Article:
"There is also, she feels, at the moment a very pressing need for humanitarian assistance for the community devastated by these murderous attacks", Spokesman Mills said.
This week Ms. Robinson raised the issue of Algeria with senior colleagues in the United Nations system. The aim was to consider what further contribution the United Nations could make to alleviate the situation.
A United Nations police monitor has been slightly injured by elements of a hostile crowd outside Srebrenica within a Serb-controlled area in Bosnia and Herzegovina.
According to a United Nations Spokesman, the officer was part of a convoy organized by the Organization for Security and Cooperation in Europe (OSCE) to travel to Srebrenica on Thursday in order to hold the first meeting of the Municipal Assembly.
The United Nations Spokesman told the press that a large hostile crowd formed outside of Srebrenica to block the way of the convoy. "There were about fifty police officers, but the crowd was too large and unruly for them to contain them", he said. The international observers were advised to go back.
A group of OSCE officers accompanied by their security contingents and members of the United Nations International Police Task Force (IPTF) went forward but was attacked by the crowd which attempted to turn over at least one of the vehicles. The unruly crowd broke windows of vehicle of the IPTF, slightly injuring one police monitor.
The United Nations Children's Fund (UNICEF) has begun an emergency vaccination campaign in Brazzaville and its surroundings to contain the measles epidemic.
A UNICEF Spokesman told the press in Geneva on Friday that the six- week campaign is aimed at the immunization of approximately 250,000 children against the disease. The cost of the programme will be $182,000.
As of Thursday, some 16, 000 children under twelve had been vaccinated and given Vitamin A which strengthens their immunity system, according to UNICEF.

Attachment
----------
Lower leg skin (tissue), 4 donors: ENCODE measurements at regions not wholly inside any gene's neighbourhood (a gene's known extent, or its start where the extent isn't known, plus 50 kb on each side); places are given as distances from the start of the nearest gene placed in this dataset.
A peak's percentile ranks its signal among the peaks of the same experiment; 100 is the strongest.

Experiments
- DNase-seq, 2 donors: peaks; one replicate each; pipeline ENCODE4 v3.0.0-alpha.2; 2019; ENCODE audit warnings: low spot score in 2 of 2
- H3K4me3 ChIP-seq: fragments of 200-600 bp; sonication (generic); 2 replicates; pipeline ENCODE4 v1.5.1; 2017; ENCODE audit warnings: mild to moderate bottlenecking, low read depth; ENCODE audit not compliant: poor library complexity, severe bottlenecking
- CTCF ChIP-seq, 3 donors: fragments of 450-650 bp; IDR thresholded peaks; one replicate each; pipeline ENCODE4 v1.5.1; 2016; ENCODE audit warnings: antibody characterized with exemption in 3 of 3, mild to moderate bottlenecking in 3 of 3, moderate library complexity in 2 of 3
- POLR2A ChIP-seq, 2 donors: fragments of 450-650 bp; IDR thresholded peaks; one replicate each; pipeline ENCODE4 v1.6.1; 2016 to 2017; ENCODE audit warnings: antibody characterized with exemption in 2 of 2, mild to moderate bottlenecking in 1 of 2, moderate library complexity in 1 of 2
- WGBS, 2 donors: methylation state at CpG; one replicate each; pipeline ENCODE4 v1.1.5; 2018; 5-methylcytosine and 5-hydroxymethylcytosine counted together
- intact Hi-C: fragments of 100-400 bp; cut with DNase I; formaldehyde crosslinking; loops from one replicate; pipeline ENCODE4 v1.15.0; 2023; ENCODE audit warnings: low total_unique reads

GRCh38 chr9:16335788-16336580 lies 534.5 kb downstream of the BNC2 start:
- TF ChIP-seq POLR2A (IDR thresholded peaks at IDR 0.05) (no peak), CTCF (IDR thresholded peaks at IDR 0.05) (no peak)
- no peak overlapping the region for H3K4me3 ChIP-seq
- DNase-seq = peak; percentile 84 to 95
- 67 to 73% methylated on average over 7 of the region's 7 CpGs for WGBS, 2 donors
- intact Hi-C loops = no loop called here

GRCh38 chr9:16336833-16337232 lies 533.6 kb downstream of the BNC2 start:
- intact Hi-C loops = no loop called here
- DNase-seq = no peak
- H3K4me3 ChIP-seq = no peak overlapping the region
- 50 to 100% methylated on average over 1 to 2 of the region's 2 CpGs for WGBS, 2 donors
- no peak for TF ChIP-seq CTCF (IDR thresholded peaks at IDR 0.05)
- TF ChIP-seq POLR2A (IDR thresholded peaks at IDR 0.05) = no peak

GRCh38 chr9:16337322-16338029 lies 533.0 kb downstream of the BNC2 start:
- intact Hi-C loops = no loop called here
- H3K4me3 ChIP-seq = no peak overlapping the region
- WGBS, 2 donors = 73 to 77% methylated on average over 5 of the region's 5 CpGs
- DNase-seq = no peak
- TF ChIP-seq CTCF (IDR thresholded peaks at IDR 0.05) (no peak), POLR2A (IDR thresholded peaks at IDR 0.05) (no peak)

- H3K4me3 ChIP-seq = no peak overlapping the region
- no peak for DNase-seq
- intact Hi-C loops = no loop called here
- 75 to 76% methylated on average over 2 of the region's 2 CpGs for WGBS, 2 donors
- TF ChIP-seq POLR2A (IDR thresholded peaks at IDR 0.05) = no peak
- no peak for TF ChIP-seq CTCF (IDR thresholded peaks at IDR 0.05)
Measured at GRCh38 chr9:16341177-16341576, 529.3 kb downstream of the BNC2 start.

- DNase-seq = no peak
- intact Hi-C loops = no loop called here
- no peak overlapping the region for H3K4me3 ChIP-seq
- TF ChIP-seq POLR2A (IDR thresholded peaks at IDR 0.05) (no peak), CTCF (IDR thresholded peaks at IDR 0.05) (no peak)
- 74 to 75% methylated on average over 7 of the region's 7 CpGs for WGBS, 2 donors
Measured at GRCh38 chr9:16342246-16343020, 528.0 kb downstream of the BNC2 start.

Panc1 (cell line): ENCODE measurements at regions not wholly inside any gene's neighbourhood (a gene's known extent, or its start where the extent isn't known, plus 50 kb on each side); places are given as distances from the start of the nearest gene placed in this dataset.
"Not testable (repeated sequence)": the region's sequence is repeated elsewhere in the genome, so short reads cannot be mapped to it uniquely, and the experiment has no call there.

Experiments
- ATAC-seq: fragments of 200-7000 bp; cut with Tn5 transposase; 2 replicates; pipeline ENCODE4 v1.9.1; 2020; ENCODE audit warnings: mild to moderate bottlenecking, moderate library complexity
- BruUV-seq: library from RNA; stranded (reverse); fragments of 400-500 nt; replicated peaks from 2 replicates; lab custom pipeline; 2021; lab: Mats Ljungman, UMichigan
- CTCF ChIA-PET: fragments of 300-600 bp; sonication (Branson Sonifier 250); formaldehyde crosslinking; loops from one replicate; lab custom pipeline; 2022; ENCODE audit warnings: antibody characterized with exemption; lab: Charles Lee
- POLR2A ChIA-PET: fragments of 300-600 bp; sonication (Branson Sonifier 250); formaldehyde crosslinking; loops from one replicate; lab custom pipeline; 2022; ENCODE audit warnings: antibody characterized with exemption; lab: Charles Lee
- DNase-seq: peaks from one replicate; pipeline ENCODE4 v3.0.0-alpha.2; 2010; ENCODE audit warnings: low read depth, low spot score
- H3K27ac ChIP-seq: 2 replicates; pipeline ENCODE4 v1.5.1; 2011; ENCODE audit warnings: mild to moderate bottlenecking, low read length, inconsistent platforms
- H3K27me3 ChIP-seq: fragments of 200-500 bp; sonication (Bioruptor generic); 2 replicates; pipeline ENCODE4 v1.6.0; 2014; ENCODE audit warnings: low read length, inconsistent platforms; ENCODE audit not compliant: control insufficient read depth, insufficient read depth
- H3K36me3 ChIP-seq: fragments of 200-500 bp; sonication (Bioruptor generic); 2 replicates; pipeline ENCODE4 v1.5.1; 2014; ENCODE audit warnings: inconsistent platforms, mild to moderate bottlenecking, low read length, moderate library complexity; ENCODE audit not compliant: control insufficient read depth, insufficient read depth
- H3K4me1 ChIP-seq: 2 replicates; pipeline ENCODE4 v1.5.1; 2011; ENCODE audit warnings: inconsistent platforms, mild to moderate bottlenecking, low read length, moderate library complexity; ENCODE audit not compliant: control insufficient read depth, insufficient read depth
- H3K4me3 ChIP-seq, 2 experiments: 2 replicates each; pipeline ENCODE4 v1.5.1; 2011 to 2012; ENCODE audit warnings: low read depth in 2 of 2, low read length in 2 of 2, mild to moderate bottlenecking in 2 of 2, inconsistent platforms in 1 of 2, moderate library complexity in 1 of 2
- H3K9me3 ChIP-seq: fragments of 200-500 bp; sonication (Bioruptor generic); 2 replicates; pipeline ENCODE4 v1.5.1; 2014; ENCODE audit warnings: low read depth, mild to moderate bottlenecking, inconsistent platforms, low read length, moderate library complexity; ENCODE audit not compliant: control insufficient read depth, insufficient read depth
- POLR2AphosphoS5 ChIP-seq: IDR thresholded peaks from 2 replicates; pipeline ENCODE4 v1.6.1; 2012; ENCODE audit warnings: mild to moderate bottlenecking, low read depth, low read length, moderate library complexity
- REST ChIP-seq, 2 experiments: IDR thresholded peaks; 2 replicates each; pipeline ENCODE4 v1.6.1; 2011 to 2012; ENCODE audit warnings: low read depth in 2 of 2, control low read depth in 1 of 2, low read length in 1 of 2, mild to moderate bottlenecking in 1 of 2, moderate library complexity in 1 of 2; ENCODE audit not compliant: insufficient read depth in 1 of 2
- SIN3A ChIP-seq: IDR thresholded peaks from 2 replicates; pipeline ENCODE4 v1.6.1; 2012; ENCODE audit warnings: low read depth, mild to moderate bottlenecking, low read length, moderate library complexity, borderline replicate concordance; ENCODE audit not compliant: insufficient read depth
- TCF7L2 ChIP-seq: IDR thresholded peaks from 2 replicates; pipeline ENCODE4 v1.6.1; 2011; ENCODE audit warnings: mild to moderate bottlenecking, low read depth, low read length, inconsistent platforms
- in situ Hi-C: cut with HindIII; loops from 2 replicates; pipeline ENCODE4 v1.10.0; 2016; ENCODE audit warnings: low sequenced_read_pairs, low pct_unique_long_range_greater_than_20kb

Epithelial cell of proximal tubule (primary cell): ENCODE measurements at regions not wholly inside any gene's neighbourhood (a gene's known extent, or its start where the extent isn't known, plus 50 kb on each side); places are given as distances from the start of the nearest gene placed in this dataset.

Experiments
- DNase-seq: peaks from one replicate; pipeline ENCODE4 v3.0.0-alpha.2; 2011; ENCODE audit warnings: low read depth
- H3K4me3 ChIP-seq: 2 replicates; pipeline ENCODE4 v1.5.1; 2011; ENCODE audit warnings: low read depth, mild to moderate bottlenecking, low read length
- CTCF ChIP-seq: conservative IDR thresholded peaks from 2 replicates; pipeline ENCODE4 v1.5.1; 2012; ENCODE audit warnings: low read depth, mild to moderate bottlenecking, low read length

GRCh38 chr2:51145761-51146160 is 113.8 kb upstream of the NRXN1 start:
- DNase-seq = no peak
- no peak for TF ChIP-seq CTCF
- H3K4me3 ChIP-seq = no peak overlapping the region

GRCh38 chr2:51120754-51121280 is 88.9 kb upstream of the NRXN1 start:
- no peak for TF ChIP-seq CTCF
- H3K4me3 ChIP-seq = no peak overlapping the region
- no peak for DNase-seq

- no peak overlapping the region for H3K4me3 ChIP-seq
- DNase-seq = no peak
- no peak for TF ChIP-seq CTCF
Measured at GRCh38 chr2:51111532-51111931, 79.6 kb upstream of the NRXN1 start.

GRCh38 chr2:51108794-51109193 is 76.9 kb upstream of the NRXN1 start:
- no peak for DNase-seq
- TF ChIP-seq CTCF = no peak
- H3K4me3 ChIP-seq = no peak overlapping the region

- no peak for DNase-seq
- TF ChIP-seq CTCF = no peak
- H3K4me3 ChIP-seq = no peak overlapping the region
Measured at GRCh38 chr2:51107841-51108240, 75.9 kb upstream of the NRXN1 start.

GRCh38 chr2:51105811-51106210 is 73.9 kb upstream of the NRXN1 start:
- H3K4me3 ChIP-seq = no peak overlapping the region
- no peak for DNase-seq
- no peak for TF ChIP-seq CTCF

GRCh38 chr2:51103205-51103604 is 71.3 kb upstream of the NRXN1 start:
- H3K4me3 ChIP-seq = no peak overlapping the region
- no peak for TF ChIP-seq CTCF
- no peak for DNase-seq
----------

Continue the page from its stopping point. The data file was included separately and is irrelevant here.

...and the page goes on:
The United Nations Assistant Secretary-General for Political Affairs, Alvaro de Soto, is set to visit Myanmar next week.
United Nations Spokesman Fred Eckhard said that the visit is pursuant to the agreement reached in Kuala Lumpur in December 1997 between United Nations Secretary-General Kofi Annan and the Prime Minister and Defence Minister of Myanmar, Senior General Phan Shwe.
Mr. de Soto's visit from 20 to 23 January as the Special Envoy of the Secretary-General, is part of the ongoing dialogue between the United Nations leader and the Government of Myanmar, according to Spokesman Eckhard.
Mr. Eckhard reminded reporters that the Secretary-General received a mandate from the General Assembly and the United Nations Commission on Human Rights to pursue this dialogue. Mr. de Soto's last visit to Myanmar was in May 1997.
The United Nations High Commissioner for Refugees (UNHCR) has expressed concern about the round up of Sudanese refugees which began last Thursday in Ethiopia.
According to UNHCR, Ethiopian authorities in Addis Ababa have continued to collet the Sudanese, including refugees, asylum seekers and other migrants in the city. Last week they were initially confined to a camp at Gulele outside Addis Ababa and then moved to the Shirkole camp in the northwest of the country.
The United Nations refugee agency wrote to the Ethiopian Government on Monday expressing its deep concern at how the round up was carried out. According to UNHCR, one refugee was killed in a clash with the police last Friday.
The Government informed UNHCR that it had given Sudanese nationals living in the capital until Friday, 16 January, to identify themselves to officials in order to be transferred to camps. The United Nations refugee agency said that the Government had given unspecified security reasons for the move.
There are approximately 80,000 Sudanese refugees in camps in Ethiopia. According to UNHCR the other larger group of refugees in Ethiopia are Somalis who are estimated at 250,000.
The United Nations expert dealing with the problem of religious intolerance has scheduled a trip to the United States to explore conditions in that country.
Abdelfattah Amor, Special Rapporteur of the Commission on Human Rights, be in the United States at the invitation of the U.S. Government from 22 January to 6 February. He will visit Washington, D.C., Chicago, New York, Atlanta, Salt Lake City, Los Angeles and the state of Arizona. Mr. Amor has asked to meet representatives of the major Christian denominations, Jewish groups, various Muslim organizations and minority religious organizations. There will also be opportunities for other groups and individuals to bring matters to the attention of the Special Rapporteur.
Human cloning cannot be accepted under any circumstances, the Director- General of the United Nations Educational, Scientific and Cultural Organization stressed on Friday, noting that the Universal Declaration on the Human Genome and Human Rights bans the practice as an offence against human dignity.
That Declaration was adopted last November by UNESCO's 186 Member States.